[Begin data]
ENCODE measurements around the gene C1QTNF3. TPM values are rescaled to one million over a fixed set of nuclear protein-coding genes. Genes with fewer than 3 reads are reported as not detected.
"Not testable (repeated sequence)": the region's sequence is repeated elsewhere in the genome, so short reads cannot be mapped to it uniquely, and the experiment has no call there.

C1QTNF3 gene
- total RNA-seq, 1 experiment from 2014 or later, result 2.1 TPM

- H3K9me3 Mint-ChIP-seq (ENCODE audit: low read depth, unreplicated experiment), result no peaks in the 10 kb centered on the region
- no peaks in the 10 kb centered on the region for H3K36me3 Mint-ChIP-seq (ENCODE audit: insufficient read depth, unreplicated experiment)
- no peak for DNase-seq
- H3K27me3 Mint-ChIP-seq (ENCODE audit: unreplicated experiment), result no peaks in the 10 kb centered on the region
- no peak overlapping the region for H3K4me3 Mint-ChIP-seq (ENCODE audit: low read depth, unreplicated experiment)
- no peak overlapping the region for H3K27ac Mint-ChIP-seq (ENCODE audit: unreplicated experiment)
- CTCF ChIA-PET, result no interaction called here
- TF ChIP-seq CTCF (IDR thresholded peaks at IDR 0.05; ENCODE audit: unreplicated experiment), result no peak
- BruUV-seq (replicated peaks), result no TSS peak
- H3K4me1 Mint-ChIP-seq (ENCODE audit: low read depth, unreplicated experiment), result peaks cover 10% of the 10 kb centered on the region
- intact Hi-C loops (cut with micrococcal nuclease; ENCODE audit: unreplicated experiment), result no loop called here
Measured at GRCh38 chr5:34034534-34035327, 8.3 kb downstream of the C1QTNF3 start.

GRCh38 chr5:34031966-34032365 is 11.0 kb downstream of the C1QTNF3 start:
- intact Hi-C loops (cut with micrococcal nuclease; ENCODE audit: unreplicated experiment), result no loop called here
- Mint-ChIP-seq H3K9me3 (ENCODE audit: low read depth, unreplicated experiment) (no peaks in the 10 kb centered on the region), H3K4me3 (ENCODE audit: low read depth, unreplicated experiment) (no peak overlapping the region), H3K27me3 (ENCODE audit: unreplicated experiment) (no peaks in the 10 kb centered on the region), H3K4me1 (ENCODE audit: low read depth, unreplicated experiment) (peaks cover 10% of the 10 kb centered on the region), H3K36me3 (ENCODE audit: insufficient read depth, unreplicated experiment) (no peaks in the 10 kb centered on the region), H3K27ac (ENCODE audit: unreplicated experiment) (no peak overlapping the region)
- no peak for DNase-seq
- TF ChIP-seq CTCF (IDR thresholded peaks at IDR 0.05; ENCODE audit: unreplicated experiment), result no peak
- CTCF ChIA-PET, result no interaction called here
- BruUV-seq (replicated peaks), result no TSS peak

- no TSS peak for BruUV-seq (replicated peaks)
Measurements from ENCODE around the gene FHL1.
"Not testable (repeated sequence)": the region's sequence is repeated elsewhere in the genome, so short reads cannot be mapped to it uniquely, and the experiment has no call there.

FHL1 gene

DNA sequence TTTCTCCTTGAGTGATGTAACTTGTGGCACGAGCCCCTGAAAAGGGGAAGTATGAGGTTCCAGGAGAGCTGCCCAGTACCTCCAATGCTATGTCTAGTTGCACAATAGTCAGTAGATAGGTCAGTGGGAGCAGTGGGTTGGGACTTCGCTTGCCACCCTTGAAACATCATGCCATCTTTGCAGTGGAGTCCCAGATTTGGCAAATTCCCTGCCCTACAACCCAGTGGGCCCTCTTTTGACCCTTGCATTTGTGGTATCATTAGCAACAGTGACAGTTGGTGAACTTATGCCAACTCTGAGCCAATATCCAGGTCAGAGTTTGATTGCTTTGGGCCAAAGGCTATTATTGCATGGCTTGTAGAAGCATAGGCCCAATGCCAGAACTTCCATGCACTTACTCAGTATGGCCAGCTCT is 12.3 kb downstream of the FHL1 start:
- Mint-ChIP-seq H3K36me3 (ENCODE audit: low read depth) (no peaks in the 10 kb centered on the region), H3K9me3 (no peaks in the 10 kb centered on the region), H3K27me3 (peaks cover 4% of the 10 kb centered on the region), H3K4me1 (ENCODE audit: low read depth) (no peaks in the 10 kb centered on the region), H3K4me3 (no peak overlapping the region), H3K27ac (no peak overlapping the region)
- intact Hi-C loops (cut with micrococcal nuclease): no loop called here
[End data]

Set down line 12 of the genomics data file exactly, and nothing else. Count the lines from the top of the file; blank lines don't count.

- TF ChIP-seq CTCF (IDR thresholded peaks at IDR 0.05; ENCODE audit: unreplicated experiment), result no peak